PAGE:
Reflections on Six Years on Staff at APS
I arrived at APS Headquarters in September 2013 eager to begin a new phase in my career. I earned my PhD in superconductivity and magnetism at UCSD, then worked in Silicon Valley in the hard drive industry doing technology development in magnetic recording for 27 years. My wife and I were enthusiastic to relocate near Washington DC and give urban living a try for a year or two.
More than six years later my job at APS proved to be more interesting and engaging than I expected. With strong support from FIAP leadership and APS management we have raised the profile of Industrial Physics within APS. I’ve worked in close partnership with the dedicated volunteers on the FIAP Executive Committee to establish Industry Day as the flagship of an exciting program of sessions at the March Meeting. New initiatives include the Industrial Physics Advisory Board, the IMPact mentoring program which connects students with private sector physicists, and formalizing a role for FIAP in the policy discussions overseen by the APS Office of Government Affairs. Students are more aware than ever about career opportunities in the private sector due to the exceptional work of Crystal Bailey, APS Head of Careers, and I’ve enjoyed supporting those efforts. Outreach to physicists working in the private sector is an important goal in the new APS Strategic Plan. There’s much more work to be done, including finding ways to encourage more private sector physicists to maintain their connection to APS.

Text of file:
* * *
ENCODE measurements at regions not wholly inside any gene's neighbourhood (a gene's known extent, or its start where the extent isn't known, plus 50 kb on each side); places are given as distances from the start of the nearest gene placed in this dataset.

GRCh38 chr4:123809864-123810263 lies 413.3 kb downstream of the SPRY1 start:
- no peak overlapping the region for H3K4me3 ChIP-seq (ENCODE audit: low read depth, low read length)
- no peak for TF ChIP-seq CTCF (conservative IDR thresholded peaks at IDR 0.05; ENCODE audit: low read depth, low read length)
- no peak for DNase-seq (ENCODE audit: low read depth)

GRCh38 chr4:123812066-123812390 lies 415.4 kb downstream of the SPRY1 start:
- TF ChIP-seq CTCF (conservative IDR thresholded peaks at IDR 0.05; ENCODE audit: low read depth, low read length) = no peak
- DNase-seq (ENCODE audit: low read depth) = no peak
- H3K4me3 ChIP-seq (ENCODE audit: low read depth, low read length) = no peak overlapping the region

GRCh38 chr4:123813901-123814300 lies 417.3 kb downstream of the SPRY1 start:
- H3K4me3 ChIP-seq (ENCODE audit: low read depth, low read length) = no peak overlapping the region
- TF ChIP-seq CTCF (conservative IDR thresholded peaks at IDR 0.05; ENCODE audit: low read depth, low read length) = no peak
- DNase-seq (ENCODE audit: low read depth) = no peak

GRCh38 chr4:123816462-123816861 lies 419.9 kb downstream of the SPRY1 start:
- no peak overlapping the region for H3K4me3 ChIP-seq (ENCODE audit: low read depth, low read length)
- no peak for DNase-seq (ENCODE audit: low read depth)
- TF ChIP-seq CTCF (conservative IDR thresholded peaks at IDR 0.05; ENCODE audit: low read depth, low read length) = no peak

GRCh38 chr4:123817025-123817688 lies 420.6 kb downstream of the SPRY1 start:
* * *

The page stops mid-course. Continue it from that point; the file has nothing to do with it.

Living near DC has also been an excellent experience. I spent my entire prior life in suburbia, and it has been a novel and enjoyable adventure to live in a 2-bedroom apartment on the 11th floor of a high rise building. Despite being from California where driving is an essential part of daily life, we don’t have a car in DC, so we walk a lot and rely on the Metro and buses with the occasional ride share or short-term rental. We can be downtown in 25 minutes and go there often for concerts, lectures, plays, and to visit museums, monuments, and government buildings. This has been an enriching adventure that far exceeded our expectations.
I will retire from APS in May and begin the next phase of life without any work responsibilities. We plan to travel and spend more time with our children who live on the West Coast. APS is actively interviewing candidates to be my successor, and I am optimistic that private sector physicists will continue to see growing influence within APS. My thanks to all of you who made this an exceptional adventure, and I leave with confidence that the leadership of FIAP is in excellent hands.
APS Industrial Physics Fellow